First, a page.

Curtin Malaysia students win multiple awards in state and national Innovate design competitionsPosted date:
Miri – 16 October 2020 – Student teams from Curtin University Malaysia (Curtin Malaysia) recently won multiple awards in the Innovate Sarawak Open Design Competition and the national Innovate Malaysia Design Competition 2020.
A team comprising fourth-year electrical power engineering student Sia Yew Wei and second-year civil and construction engineering student Kho Yea Shiuan won first prize in the Mobile, Web & Others Category of the Innovate Sarawak Design Competition.
Second runner-up in the same category was another Curtin Malaysia team comprising fourth-year electrical power engineering student Kee Kia Wei, third-year electrical and electronics engineering student John Julius Danker Khoo and second-year electrical and electronics engineering student Koh Say Kit.
The first-placed team won for their project, ‘Novel Full Battery Charging Capabilities for Quasi Z-source Inverter’, which involves creating a Quasi Z-source Inverter (qZSI), a cost-efficient converter/inverter built-in single-stage topology. Advising the team was a senior lecturer in electrical and computer engineering Dr. Law Kah Haw.
According to the duo, the qZSI has several advantages over conventional power converters such as being able to perform buck and boost conversion without needing additional switching devices to reduce power loss. In addition, the output from the qZSI can be boosted to twice the amount of input source voltage with a similar duty ratio.
As inconsistent solar irradiation and temperature can cause fluctuating direct current (DC) voltage and power produced by solar photovoltaic (PV) systems, the qZSI proposes a full Battery Energy Storage System (BESS) across all DC capacitor terminals. A control scheme with battery current controller, battery management and electronic circuit breaker (ECB) algorithm is also introduced to ensure continuous conduction mode (CCM) operation.
The second team’s project was titled ‘Building Information System (BIS)’ and was supervised by the associate professor of electrical and computer engineering, Dr. Garenth Lim.
According to the team, building surveying, or more specifically crack identification, is an important task in the construction phase of all buildings as any cracks could pose risks to the future progress of the construction. Furthermore, any oversight by building surveyors could potentially lead to catastrophic consequences. Hence, their project proposes an end-to-end mobile application solution to improve the efficiency of crack identification tasks in the civil and construction engineering industry.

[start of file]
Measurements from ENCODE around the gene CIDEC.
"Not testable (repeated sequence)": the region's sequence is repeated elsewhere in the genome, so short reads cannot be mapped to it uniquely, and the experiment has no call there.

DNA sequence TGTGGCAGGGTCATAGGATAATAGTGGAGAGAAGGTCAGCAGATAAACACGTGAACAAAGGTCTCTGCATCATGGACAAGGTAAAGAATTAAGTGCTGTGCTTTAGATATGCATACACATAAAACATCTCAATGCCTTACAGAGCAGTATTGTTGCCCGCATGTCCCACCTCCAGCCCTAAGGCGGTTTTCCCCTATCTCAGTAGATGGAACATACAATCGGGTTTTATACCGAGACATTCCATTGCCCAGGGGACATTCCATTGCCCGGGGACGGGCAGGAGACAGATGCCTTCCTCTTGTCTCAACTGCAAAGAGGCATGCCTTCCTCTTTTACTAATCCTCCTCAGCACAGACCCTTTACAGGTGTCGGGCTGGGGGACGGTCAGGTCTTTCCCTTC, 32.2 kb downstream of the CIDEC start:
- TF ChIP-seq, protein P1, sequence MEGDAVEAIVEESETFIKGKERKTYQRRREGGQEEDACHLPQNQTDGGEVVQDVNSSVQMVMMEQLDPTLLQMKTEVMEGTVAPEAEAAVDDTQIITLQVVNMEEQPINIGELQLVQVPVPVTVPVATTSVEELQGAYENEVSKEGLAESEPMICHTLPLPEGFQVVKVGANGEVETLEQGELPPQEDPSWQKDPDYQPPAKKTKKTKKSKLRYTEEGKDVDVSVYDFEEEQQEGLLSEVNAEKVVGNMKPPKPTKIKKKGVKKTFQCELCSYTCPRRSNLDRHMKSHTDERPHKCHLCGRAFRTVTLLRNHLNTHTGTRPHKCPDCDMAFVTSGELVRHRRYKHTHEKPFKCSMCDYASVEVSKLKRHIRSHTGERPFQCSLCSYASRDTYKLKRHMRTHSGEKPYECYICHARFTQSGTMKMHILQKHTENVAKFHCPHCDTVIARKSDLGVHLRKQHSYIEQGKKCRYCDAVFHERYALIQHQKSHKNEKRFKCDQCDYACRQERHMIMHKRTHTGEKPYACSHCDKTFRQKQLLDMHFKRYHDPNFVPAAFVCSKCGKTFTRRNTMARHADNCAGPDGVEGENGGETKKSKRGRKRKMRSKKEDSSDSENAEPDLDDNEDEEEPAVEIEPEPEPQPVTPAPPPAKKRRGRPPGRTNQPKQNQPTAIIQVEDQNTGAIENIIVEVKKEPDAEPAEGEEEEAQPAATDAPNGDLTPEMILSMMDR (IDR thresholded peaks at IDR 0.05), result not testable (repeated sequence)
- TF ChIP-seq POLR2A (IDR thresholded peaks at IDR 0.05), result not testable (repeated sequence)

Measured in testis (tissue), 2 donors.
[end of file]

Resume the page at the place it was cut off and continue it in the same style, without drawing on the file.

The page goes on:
BIS utilises Mask R-DDCN for image processing because of its high accuracy and capability to model unknown geometric transformations or variations. Google Cloud solutions are also incorporated to ease connectivity and optimise functionality between Google Cloud products. Experiments by the team have shown that BIS is capable of detecting the classification and dimensions of cracks on building surfaces accurately. The system is projected to be able to save up to 20 per cent in time and costs normally needed to carry out such tasks.
The Innovate Sarawak Open Design Challenge, sponsored by Sarawak Digital Economy Corporation (SDEC) and the state Ministry of Education, Science, Science and Technological Research (MESTR), is open to students of universities in Sarawak. In addition to solving real-world design challenges provided by Sarawak Information Systems Sdn. Bhd. (SAINS) and solar energy company LONGi, final-year students compete using their final-year application-based projects aimed at tackling real-world problems using electronic, mechanical, software, mobile or cloud application solutions or technologies.
At the Innovate Malaysia Design Competition, the team comprising Sia and Kho continued their winning streak, placing first in the Keysight Track for the same ‘Novel Full Battery Charging Capabilities for Quasi Z-source Inverter’ project that won them first place in the Sarawak competition. They also won the IEM Best Paper Award, adding to the glory.
The Innovate Malaysia Design Competition is the largest design competition in Malaysia, open to all third-year and final-year degree students in engineering, computer science, information technology, science and mathematics. The goal of the competition is to promote innovative culture in engineering design work, tackle real-world problems with practical engineering solutions, and churn out the brightest talents for product development, further research, and commercialisation. Technology companies, including Amazon Web Services, Intel, Keysight, Microsoft and SilTerra, work together to co-organise the competition.